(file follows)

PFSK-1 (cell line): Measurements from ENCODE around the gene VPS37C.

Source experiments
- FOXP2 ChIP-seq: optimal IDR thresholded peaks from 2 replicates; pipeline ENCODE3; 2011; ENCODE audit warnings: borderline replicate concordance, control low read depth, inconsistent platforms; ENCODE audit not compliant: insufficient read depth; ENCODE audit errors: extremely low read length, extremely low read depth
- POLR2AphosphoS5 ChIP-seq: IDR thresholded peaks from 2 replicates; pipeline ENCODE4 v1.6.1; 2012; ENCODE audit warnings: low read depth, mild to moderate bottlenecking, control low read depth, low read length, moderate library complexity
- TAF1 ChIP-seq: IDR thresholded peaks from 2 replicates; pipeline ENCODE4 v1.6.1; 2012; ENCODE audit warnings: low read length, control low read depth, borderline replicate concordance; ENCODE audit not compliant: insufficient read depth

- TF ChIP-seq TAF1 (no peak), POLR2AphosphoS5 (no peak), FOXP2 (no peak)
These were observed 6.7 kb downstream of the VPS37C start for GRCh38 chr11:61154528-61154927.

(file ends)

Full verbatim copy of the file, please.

PFSK-1 (cell line): Measurements from ENCODE around the gene VPS37C.

Source experiments
- FOXP2 ChIP-seq: optimal IDR thresholded peaks from 2 replicates; pipeline ENCODE3; 2011; ENCODE audit warnings: borderline replicate concordance, control low read depth, inconsistent platforms; ENCODE audit not compliant: insufficient read depth; ENCODE audit errors: extremely low read length, extremely low read depth
- POLR2AphosphoS5 ChIP-seq: IDR thresholded peaks from 2 replicates; pipeline ENCODE4 v1.6.1; 2012; ENCODE audit warnings: low read depth, mild to moderate bottlenecking, control low read depth, low read length, moderate library complexity
- TAF1 ChIP-seq: IDR thresholded peaks from 2 replicates; pipeline ENCODE4 v1.6.1; 2012; ENCODE audit warnings: low read length, control low read depth, borderline replicate concordance; ENCODE audit not compliant: insufficient read depth

- TF ChIP-seq TAF1 (no peak), POLR2AphosphoS5 (no peak), FOXP2 (no peak)
These were observed 6.7 kb downstream of the VPS37C start for GRCh38 chr11:61154528-61154927.